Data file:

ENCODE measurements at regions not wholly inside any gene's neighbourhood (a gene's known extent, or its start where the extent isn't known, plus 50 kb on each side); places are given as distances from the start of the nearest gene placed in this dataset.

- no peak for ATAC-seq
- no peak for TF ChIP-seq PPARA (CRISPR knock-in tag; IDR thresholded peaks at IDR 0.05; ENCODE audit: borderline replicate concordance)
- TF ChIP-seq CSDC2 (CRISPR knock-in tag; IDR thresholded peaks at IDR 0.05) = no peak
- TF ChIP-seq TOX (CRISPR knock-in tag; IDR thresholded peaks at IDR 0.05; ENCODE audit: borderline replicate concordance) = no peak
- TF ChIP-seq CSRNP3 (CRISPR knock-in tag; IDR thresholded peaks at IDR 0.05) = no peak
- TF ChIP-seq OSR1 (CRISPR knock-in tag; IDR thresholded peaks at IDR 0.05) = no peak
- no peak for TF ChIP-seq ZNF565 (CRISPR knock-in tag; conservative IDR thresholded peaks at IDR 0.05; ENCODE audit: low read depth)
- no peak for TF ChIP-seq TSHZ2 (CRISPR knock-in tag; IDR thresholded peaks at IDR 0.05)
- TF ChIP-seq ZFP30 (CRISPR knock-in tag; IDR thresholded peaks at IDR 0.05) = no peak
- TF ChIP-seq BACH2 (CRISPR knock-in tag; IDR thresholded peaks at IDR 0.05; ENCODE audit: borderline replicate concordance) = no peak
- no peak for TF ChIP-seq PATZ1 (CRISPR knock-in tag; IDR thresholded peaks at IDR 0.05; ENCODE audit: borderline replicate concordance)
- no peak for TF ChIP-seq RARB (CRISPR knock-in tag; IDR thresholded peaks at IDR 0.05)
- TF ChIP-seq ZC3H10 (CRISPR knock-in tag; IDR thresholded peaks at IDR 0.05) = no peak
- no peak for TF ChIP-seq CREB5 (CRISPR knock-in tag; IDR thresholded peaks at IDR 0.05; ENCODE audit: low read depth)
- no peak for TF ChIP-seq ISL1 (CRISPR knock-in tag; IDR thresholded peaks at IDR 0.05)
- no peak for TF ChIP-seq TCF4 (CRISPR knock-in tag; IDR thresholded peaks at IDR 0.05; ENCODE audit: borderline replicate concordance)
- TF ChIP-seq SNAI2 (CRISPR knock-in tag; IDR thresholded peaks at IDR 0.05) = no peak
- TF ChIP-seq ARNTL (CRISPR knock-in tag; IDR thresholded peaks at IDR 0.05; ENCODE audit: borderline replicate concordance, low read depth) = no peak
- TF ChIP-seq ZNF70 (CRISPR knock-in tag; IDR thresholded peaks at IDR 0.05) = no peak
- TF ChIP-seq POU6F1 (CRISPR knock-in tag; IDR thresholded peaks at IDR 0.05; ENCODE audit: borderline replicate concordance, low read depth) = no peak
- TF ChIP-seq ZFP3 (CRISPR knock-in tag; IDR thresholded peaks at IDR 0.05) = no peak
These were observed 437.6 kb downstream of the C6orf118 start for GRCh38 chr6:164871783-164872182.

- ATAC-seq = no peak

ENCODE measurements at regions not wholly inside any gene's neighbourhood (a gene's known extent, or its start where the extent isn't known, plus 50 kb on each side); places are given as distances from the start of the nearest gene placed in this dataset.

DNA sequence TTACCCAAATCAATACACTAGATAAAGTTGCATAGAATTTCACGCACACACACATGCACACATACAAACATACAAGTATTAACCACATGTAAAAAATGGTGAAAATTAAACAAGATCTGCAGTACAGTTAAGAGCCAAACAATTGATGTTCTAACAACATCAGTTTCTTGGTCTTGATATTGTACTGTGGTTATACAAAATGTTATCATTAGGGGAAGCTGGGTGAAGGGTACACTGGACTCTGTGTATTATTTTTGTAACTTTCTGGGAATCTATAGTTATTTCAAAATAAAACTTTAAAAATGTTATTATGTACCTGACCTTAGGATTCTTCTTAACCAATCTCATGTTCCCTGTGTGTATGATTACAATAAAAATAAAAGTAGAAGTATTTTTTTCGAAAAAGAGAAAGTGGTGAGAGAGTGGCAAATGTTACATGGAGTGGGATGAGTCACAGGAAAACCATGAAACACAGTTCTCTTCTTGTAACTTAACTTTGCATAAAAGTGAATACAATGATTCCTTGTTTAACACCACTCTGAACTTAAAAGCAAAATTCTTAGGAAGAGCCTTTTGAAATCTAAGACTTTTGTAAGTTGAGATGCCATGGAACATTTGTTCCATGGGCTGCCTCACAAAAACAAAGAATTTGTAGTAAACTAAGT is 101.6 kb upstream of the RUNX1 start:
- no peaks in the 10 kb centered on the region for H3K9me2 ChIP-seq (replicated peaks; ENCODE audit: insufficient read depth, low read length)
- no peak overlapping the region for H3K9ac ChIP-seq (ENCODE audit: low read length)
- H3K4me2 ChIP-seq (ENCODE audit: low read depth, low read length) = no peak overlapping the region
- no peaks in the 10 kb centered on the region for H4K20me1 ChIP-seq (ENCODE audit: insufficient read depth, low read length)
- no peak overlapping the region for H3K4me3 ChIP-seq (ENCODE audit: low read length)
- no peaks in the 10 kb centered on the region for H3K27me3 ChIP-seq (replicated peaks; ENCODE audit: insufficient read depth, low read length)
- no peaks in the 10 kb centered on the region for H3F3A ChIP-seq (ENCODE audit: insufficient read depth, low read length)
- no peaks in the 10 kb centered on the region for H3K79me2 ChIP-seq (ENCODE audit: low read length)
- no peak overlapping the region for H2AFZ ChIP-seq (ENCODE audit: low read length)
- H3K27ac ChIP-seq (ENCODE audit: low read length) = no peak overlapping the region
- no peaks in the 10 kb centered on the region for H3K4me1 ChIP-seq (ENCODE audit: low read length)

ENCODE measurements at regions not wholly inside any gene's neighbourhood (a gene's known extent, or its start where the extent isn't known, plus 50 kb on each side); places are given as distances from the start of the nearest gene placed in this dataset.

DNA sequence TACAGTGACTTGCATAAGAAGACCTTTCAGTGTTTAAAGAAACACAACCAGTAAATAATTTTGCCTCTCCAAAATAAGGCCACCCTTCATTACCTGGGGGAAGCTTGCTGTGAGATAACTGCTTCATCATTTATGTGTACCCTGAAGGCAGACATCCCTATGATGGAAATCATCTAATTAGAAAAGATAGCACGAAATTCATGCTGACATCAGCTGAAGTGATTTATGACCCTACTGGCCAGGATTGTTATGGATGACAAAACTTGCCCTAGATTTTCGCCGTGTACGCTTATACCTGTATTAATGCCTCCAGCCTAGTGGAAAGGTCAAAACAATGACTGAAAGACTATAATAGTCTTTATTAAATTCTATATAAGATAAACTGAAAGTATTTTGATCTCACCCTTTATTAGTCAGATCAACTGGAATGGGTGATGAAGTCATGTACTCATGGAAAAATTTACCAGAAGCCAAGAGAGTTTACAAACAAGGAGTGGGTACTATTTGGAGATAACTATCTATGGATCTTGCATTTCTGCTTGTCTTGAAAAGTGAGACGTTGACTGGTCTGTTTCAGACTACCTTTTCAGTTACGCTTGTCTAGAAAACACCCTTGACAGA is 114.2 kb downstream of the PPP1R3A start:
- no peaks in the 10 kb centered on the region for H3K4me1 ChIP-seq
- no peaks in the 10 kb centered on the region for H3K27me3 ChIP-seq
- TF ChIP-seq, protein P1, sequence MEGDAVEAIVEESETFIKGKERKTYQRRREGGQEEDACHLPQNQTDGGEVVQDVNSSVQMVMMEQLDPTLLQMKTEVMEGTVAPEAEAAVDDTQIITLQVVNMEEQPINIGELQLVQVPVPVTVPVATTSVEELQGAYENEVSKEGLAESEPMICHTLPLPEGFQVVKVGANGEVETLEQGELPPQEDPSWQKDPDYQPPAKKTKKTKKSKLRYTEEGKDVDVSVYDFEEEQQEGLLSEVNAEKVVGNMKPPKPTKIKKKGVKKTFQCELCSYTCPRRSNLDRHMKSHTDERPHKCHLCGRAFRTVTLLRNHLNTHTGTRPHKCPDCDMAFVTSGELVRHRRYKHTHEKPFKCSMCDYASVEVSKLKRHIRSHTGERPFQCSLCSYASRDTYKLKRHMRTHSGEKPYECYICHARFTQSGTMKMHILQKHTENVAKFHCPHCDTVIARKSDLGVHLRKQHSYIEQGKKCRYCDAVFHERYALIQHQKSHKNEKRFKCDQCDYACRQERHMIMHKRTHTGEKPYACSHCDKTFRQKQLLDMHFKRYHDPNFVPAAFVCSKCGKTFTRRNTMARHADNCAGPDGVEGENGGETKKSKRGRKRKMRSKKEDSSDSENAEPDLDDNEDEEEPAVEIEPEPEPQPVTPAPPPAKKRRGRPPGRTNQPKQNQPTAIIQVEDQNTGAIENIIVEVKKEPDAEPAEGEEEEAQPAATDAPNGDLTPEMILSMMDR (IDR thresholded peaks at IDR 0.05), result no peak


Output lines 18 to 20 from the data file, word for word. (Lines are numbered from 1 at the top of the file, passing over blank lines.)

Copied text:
- TF ChIP-seq SNAI2 (CRISPR knock-in tag; IDR thresholded peaks at IDR 0.05) = no peak
- TF ChIP-seq ARNTL (CRISPR knock-in tag; IDR thresholded peaks at IDR 0.05; ENCODE audit: borderline replicate concordance, low read depth) = no peak
- TF ChIP-seq ZNF70 (CRISPR knock-in tag; IDR thresholded peaks at IDR 0.05) = no peak